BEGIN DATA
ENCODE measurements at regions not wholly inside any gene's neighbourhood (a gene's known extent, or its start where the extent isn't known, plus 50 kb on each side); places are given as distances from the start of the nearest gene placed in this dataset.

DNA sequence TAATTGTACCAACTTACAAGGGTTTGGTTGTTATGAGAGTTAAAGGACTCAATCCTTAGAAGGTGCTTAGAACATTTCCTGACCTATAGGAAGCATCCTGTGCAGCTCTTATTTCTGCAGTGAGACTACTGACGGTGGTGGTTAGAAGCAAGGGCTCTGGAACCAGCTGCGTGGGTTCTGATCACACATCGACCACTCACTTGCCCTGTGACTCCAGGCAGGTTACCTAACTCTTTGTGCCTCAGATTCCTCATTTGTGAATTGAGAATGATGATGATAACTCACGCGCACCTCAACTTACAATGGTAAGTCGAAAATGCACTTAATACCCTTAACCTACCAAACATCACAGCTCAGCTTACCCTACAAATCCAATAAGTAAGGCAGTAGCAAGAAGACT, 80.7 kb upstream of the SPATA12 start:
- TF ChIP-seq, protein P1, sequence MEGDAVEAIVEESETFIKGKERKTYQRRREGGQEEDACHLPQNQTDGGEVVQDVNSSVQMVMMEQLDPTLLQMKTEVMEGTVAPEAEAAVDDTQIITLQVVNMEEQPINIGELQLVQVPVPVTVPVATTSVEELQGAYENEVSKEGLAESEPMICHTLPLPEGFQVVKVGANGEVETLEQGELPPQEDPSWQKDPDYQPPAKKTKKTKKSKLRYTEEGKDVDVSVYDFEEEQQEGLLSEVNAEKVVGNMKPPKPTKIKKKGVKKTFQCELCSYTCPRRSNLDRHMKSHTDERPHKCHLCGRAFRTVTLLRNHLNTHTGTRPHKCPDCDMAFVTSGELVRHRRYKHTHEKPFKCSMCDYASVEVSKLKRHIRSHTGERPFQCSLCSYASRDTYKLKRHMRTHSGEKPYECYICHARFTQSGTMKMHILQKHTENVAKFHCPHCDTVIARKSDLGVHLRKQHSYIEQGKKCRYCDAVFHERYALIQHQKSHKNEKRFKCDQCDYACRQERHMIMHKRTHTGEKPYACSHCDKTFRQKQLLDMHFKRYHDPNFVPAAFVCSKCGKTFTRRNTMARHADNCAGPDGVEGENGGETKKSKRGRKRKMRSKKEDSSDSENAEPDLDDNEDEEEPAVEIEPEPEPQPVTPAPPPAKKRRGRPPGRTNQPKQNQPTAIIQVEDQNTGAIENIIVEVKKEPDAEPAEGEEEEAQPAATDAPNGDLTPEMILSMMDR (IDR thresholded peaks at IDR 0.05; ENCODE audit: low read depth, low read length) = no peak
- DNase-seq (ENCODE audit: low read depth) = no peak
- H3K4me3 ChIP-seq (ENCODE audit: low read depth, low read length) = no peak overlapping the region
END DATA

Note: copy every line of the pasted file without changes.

ENCODE measurements at regions not wholly inside any gene's neighbourhood (a gene's known extent, or its start where the extent isn't known, plus 50 kb on each side); places are given as distances from the start of the nearest gene placed in this dataset.

DNA sequence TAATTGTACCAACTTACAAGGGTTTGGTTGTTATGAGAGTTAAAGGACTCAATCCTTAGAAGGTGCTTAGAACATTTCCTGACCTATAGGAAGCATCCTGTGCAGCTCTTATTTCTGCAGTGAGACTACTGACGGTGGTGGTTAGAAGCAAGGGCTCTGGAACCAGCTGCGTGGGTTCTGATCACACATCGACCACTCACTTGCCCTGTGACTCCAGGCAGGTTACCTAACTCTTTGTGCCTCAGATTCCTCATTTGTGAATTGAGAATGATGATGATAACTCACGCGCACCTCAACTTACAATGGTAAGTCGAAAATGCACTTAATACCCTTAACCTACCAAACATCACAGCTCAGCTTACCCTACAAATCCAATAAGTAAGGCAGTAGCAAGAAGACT, 80.7 kb upstream of the SPATA12 start:
- TF ChIP-seq, protein P1, sequence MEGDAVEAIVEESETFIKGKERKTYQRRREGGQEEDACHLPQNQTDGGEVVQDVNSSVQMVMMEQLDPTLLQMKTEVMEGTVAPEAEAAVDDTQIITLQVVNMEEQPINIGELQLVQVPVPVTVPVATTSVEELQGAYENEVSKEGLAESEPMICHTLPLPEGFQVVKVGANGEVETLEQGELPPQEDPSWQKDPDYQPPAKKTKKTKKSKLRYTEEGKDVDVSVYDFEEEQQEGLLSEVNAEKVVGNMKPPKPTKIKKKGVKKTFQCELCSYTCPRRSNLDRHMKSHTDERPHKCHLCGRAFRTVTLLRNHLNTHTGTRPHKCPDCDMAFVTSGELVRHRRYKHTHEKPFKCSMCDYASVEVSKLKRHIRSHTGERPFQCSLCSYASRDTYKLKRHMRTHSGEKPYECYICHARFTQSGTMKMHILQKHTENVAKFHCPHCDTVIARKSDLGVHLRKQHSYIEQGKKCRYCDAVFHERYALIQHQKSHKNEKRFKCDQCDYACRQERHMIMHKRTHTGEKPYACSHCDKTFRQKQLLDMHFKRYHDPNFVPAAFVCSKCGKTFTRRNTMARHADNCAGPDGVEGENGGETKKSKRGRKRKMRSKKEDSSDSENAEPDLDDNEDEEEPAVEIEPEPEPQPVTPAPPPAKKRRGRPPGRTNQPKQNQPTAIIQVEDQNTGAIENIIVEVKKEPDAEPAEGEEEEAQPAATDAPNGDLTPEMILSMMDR (IDR thresholded peaks at IDR 0.05; ENCODE audit: low read depth, low read length) = no peak
- DNase-seq (ENCODE audit: low read depth) = no peak
- H3K4me3 ChIP-seq (ENCODE audit: low read depth, low read length) = no peak overlapping the region